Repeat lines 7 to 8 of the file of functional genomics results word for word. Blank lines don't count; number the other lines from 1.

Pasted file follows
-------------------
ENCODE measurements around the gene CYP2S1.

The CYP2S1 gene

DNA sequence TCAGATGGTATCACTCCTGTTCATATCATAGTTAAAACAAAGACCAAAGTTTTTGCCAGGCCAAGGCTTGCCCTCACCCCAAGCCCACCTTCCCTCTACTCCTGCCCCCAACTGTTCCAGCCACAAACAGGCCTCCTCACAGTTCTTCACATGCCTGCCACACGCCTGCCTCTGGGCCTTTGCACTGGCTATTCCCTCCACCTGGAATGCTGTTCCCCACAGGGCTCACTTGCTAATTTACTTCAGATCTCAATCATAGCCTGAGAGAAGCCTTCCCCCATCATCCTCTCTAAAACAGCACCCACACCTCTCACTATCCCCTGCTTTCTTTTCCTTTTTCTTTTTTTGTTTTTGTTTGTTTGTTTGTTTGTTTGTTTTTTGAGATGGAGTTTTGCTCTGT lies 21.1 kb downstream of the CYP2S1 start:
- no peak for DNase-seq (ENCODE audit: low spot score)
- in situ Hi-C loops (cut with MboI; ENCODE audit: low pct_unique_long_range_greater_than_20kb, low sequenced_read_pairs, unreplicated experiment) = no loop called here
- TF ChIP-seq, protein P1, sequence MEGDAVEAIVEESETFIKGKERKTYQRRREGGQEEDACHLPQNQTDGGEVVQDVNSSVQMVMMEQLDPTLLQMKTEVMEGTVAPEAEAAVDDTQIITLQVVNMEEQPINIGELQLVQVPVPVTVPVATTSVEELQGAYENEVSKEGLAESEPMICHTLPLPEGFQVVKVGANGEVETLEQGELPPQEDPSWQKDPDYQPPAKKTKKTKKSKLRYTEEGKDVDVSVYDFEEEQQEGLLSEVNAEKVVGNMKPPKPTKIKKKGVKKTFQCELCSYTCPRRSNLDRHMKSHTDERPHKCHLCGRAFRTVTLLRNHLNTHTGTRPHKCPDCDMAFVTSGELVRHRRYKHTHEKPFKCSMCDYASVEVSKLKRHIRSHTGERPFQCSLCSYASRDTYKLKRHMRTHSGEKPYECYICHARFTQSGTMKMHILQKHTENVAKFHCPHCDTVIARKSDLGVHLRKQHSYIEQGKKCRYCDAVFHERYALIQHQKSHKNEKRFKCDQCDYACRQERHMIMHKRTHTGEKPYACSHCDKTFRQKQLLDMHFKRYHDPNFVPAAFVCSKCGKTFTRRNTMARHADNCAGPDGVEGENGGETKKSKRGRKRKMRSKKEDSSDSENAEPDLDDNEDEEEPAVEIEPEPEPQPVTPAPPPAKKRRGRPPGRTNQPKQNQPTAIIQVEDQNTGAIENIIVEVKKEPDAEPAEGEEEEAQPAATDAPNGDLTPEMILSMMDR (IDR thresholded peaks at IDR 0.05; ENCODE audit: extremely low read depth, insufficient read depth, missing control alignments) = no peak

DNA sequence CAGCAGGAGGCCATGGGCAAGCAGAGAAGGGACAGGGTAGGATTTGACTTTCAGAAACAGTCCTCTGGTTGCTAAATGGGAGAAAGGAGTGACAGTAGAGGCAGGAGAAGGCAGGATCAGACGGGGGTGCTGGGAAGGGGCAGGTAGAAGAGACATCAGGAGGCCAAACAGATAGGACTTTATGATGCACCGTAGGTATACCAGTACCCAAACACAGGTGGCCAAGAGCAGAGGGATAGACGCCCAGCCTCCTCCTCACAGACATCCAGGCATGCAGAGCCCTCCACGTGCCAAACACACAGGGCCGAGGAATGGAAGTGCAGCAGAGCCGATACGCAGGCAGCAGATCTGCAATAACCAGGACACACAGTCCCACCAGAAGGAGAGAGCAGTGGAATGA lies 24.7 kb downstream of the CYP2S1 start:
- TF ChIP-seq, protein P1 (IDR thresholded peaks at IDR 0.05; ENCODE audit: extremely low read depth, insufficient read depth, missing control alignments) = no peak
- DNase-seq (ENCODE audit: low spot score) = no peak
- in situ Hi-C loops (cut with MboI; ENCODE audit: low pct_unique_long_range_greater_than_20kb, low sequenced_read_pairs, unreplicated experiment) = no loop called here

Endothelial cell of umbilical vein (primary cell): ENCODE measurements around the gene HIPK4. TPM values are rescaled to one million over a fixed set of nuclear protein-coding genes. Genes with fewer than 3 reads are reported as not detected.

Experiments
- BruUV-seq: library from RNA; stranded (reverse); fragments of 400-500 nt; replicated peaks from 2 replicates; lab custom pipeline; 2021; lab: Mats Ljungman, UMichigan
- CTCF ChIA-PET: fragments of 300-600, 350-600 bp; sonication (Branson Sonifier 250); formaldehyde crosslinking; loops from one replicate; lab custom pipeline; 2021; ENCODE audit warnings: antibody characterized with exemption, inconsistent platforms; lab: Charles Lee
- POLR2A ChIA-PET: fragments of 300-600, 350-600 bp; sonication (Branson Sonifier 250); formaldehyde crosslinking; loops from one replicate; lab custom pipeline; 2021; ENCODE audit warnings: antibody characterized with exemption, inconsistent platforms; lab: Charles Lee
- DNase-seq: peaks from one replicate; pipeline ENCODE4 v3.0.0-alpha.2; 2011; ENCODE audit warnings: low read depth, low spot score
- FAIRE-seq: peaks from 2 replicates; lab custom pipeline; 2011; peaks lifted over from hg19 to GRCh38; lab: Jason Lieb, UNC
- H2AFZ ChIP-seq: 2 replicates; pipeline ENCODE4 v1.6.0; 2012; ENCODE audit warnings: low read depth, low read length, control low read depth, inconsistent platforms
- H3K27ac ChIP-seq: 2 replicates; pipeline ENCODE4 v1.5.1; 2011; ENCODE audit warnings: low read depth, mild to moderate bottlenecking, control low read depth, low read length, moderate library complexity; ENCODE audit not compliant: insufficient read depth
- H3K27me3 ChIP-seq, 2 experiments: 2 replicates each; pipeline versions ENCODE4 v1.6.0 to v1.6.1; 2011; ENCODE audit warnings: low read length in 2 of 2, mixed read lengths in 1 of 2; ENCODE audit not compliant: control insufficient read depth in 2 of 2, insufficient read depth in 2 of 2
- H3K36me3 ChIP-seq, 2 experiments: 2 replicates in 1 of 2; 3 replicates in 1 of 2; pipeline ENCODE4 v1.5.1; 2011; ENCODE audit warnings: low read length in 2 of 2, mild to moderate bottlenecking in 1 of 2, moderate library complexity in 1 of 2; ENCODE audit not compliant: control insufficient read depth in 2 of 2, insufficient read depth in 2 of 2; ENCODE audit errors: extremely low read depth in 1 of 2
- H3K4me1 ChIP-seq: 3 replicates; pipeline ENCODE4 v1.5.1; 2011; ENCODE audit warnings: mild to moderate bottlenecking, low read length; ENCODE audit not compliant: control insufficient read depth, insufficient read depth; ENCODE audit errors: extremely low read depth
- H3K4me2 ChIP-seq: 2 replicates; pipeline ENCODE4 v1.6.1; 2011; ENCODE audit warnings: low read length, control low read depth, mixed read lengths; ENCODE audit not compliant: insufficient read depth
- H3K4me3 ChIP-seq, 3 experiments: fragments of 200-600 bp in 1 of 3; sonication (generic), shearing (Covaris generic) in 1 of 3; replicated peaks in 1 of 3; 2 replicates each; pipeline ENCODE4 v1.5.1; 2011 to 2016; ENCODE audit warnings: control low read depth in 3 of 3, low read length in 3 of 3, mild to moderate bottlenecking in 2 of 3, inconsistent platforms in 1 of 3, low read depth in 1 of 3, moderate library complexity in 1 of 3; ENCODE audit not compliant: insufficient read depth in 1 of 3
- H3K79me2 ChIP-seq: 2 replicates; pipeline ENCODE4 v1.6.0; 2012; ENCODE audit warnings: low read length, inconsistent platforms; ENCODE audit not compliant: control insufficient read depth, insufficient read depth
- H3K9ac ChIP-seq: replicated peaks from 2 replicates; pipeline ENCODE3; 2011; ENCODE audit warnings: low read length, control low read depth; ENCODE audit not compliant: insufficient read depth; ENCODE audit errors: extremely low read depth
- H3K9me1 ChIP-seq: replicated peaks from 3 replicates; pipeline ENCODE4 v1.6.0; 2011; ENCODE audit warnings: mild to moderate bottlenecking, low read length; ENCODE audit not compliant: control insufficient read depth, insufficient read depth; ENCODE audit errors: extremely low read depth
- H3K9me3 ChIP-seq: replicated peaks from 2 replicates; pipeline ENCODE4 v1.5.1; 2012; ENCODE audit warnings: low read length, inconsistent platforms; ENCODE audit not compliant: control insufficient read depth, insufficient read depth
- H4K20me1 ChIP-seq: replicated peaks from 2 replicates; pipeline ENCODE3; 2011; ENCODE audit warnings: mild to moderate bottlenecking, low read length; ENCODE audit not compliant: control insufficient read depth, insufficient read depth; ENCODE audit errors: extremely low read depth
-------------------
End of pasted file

DNA sequence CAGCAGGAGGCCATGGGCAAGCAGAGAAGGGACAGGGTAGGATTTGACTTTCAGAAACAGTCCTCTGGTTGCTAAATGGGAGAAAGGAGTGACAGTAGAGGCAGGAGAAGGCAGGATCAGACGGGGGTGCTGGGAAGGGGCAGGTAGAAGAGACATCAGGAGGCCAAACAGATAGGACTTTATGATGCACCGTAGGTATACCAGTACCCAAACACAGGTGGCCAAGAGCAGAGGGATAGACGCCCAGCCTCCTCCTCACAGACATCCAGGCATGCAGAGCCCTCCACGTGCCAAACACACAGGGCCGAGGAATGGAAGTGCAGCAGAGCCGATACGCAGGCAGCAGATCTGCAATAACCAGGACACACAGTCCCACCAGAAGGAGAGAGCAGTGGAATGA lies 24.7 kb downstream of the CYP2S1 start:
- TF ChIP-seq, protein P1 (IDR thresholded peaks at IDR 0.05; ENCODE audit: extremely low read depth, insufficient read depth, missing control alignments) = no peak